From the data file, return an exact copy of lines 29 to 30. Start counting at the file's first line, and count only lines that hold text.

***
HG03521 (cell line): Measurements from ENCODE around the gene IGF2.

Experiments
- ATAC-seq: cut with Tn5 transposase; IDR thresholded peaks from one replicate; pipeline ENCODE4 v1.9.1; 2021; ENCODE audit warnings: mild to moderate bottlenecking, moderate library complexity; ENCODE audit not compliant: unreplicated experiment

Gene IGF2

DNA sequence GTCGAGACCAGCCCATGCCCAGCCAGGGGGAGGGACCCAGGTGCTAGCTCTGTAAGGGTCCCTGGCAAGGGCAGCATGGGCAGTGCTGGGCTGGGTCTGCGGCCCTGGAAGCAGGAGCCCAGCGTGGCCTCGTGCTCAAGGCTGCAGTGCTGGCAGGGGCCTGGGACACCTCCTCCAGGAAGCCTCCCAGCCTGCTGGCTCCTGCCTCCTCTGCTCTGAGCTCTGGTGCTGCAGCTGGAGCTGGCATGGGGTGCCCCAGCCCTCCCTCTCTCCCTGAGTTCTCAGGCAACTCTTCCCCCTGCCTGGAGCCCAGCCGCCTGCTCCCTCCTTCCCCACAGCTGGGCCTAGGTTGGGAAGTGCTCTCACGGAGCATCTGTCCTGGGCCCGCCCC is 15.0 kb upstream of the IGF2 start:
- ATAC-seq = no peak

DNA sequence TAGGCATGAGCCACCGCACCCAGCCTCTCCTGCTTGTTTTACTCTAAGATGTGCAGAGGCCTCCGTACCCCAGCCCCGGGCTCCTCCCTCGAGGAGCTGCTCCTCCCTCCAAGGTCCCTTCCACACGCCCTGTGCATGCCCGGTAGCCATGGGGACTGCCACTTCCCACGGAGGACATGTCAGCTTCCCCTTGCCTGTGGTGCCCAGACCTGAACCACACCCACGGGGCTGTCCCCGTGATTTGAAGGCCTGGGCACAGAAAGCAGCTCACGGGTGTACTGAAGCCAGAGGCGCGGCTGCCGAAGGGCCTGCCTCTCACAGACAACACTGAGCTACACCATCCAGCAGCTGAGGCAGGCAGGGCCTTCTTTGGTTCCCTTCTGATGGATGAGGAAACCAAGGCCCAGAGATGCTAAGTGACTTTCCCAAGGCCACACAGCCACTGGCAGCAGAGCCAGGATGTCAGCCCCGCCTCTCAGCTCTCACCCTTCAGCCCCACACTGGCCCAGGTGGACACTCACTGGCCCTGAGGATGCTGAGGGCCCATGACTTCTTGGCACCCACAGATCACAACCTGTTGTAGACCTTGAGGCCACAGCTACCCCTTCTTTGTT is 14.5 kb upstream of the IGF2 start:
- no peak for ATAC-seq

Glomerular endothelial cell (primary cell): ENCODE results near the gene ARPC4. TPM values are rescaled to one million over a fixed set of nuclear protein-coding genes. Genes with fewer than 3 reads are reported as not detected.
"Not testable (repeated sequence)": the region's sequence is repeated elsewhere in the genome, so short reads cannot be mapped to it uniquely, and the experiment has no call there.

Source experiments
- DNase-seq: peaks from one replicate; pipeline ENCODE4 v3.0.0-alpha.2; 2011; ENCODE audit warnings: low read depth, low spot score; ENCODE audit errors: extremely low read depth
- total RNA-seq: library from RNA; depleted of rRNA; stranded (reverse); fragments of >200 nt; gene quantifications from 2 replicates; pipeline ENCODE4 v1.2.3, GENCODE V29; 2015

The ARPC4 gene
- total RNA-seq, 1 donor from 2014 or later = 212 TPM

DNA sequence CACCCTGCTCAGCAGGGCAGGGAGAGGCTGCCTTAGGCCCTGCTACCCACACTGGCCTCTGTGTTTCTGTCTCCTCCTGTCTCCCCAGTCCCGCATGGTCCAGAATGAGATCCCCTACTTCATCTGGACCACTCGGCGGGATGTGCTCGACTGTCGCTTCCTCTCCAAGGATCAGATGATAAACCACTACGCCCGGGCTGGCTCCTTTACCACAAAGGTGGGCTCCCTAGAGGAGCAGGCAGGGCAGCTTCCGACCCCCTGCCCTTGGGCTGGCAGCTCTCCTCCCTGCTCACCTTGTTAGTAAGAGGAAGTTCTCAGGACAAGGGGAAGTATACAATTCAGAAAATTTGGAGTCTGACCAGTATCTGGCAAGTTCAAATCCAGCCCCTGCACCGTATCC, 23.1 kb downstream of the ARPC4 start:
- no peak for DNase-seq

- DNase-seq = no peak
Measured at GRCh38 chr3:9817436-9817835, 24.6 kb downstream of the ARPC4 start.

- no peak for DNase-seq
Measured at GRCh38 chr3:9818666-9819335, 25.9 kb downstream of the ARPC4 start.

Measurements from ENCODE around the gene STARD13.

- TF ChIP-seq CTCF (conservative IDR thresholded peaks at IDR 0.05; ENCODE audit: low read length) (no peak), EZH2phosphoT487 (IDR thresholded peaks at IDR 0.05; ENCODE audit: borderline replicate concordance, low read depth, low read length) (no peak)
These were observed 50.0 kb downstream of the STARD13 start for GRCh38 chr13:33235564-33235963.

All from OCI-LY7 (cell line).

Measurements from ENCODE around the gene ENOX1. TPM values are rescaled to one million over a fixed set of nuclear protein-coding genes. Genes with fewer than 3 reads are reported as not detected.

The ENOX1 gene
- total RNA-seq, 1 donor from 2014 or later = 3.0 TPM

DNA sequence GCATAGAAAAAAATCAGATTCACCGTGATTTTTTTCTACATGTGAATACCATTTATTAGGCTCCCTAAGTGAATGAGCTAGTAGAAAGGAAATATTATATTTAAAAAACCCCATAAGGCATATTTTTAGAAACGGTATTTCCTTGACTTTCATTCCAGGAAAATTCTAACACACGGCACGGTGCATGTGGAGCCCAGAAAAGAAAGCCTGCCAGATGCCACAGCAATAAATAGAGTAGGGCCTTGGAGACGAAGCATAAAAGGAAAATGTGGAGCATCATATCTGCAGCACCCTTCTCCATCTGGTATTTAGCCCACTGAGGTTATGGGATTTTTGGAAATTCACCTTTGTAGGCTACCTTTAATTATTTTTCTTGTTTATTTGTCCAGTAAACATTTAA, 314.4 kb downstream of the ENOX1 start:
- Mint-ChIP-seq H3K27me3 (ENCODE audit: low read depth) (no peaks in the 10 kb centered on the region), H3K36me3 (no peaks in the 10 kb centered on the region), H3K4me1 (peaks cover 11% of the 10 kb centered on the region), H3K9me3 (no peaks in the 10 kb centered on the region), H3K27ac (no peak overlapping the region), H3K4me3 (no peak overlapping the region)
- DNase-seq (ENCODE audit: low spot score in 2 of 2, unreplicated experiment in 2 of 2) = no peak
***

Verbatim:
DNA sequence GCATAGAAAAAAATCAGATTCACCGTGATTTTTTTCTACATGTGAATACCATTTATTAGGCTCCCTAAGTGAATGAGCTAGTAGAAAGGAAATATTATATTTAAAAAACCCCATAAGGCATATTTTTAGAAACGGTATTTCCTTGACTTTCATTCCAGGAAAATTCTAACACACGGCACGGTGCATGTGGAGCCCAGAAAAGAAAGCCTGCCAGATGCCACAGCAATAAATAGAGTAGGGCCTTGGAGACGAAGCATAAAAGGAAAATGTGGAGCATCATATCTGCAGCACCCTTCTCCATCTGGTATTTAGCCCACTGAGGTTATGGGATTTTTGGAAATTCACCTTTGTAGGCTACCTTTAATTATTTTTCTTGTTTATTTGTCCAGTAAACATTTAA, 314.4 kb downstream of the ENOX1 start:
- Mint-ChIP-seq H3K27me3 (ENCODE audit: low read depth) (no peaks in the 10 kb centered on the region), H3K36me3 (no peaks in the 10 kb centered on the region), H3K4me1 (peaks cover 11% of the 10 kb centered on the region), H3K9me3 (no peaks in the 10 kb centered on the region), H3K27ac (no peak overlapping the region), H3K4me3 (no peak overlapping the region)